As automakers expand their appetite for raw materials for EV batteries, they must confront the risk that their employees or third parties could be tempted to engage in similar conduct: bribing a foreign official to assist in obtaining raw materials, such as lithium or cobalt, for their EV batteries.  Similarly, as automakers expand their in-house production of EV batteries, they need to be cautious about whom they are dealing with and how they are procuring mineral rights and raw materials in high-corruption-risk countries.

Mitigating Anti-Bribery and Corruption Risks

While all companies involved in EV battery production need to exercise FCPA diligence, automakers face a heightened risk, given their need to develop new raw material supply chains.  Automakers in the EV space should revisit and update their third-party due diligence procedures, and other compliance measures, to mitigate corruption risk in their battery supply chains.  The FCPA Resource Guide advises that “[b]usinesses may reduce the FCPA risks associated with third-party agents by implementing an effective compliance program, which includes due diligence of any prospective agents.”  DOJ’s Evaluation of Corporate Compliance Programs elaborates on DOJ’s expectations about the risk-based due diligence that firms should apply to their third-party relationships.  Factors such as industry and geographical region, both of which tend to be higher-risk for EV battery production, are specifically listed as warranting consideration when determining things such as third-party compensation and monitoring.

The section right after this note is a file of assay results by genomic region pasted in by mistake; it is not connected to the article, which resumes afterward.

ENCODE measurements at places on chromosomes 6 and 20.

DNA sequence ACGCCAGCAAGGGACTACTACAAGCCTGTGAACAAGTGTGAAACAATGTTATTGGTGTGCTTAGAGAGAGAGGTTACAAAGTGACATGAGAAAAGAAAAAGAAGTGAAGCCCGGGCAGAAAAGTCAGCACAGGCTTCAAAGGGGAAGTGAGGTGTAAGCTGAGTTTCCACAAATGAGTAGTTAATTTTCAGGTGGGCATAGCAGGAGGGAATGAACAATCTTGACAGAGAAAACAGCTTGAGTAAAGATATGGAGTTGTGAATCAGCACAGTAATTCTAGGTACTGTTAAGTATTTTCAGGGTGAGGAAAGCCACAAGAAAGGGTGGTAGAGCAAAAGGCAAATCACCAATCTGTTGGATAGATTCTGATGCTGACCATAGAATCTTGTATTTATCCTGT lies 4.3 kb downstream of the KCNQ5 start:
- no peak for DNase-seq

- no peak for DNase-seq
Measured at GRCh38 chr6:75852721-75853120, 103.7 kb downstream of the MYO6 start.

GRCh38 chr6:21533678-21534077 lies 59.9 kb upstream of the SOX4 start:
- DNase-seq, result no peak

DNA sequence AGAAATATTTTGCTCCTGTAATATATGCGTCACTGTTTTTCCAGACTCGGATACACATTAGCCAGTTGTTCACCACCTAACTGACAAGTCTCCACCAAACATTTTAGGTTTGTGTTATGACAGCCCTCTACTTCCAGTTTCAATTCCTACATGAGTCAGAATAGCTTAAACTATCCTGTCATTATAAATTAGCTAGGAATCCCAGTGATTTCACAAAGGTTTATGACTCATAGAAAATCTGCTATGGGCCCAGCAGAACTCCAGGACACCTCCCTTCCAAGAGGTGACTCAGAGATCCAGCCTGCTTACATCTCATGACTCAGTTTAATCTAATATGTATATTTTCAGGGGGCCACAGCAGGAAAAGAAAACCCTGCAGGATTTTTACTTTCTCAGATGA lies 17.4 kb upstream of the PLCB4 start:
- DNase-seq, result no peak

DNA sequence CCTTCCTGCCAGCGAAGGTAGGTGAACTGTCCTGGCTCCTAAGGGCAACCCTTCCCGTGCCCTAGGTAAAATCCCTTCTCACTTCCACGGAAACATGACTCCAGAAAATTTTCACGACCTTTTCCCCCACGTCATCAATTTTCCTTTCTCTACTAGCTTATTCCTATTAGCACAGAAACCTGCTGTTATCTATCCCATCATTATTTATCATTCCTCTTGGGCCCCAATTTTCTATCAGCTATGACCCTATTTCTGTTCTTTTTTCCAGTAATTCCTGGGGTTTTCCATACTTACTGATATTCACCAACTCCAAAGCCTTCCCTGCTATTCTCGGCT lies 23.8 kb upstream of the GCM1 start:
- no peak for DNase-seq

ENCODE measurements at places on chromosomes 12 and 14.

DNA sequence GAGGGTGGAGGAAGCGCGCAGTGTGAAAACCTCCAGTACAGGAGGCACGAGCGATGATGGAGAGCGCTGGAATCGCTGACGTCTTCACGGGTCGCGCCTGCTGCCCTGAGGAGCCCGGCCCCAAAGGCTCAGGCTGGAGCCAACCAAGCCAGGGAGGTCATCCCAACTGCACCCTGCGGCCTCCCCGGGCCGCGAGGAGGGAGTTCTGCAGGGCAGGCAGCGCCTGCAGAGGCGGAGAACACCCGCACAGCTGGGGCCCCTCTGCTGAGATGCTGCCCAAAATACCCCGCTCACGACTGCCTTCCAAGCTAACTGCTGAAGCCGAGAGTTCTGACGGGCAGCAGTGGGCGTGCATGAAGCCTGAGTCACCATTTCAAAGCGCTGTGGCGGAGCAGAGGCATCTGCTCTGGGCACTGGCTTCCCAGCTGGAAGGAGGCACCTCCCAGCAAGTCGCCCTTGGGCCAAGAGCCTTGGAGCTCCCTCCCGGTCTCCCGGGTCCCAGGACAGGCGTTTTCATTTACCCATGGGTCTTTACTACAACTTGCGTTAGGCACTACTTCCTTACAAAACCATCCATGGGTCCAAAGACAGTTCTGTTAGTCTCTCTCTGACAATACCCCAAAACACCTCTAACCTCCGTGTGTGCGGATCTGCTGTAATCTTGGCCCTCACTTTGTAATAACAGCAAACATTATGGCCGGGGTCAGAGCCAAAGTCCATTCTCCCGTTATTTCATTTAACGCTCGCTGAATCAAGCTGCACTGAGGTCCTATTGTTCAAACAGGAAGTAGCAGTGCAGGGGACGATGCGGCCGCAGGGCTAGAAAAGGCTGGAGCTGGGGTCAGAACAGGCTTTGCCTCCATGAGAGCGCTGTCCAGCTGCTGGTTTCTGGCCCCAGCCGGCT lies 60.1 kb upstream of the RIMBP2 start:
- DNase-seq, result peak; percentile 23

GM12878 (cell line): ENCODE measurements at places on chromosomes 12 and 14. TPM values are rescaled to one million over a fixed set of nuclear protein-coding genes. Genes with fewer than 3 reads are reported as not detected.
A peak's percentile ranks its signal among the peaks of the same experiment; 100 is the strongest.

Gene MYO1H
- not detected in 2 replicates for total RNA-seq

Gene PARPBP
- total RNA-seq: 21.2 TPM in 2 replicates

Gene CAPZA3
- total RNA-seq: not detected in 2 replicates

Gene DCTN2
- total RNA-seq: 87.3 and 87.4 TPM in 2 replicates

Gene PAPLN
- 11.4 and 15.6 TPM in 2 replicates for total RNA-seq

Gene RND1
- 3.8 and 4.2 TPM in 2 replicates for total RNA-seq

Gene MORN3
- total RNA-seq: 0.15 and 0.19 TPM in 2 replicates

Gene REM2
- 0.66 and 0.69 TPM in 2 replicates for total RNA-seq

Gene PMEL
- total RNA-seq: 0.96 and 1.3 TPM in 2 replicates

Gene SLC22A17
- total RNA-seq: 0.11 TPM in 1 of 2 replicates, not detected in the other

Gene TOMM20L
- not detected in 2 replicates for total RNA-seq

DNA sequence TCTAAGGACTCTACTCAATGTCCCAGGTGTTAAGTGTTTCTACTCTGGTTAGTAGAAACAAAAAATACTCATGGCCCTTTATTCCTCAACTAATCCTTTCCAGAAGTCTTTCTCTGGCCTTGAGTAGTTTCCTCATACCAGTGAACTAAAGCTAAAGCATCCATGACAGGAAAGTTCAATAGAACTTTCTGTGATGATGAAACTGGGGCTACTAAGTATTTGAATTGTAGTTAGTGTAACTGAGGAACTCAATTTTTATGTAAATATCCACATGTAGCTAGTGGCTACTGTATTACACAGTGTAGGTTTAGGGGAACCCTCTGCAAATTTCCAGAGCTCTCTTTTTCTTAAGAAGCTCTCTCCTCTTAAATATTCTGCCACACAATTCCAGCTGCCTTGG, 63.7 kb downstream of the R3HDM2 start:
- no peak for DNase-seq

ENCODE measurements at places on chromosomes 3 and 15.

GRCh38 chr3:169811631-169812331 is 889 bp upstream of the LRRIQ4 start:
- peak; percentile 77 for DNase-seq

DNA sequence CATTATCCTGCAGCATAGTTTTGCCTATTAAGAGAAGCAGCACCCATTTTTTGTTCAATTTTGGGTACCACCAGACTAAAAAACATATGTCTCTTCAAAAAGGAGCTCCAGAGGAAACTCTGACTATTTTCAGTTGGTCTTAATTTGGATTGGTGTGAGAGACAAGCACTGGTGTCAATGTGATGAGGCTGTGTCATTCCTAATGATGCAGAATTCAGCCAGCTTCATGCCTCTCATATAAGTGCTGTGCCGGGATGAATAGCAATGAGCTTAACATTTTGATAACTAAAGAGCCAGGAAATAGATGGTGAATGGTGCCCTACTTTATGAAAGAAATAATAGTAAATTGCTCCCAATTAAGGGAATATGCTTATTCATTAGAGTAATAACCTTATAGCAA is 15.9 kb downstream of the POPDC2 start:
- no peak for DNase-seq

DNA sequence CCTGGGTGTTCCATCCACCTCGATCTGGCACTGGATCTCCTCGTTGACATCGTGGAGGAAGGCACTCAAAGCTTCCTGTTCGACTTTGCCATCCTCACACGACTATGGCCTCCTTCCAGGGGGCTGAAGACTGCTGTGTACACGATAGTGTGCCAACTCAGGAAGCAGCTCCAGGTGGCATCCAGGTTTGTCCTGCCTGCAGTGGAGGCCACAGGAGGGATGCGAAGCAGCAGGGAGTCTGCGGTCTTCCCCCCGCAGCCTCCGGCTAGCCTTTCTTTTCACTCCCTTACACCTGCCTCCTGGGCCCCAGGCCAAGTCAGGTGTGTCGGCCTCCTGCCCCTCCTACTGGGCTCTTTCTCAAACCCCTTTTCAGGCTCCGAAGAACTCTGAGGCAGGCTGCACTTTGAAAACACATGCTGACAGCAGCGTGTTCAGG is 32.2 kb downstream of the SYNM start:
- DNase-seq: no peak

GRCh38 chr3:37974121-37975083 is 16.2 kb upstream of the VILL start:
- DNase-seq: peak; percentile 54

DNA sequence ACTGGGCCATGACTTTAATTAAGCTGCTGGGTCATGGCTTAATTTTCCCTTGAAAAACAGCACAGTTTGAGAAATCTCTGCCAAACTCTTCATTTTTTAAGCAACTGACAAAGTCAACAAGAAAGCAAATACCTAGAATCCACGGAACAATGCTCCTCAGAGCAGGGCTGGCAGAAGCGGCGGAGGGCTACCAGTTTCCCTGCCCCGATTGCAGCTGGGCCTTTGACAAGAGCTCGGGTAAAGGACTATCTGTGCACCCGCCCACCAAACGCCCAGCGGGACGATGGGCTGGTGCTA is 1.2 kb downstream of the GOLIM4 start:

DOJ has repeatedly expressed the importance of tailoring compliance programs to the specific risks that a company faces.  For automakers focused on the burgeoning EV industry, this means increasing their focus on minimizing the corruption risk associated with foreign raw material procurement, especially in high-corruption-risk jurisdictions.

This post comes to us from Morrison & Foerster LLP. It is based on the firm’s memorandum, “The Foreign Corruption Risks of Electric Vehicle Production,” dated May 1, 2024, and available here.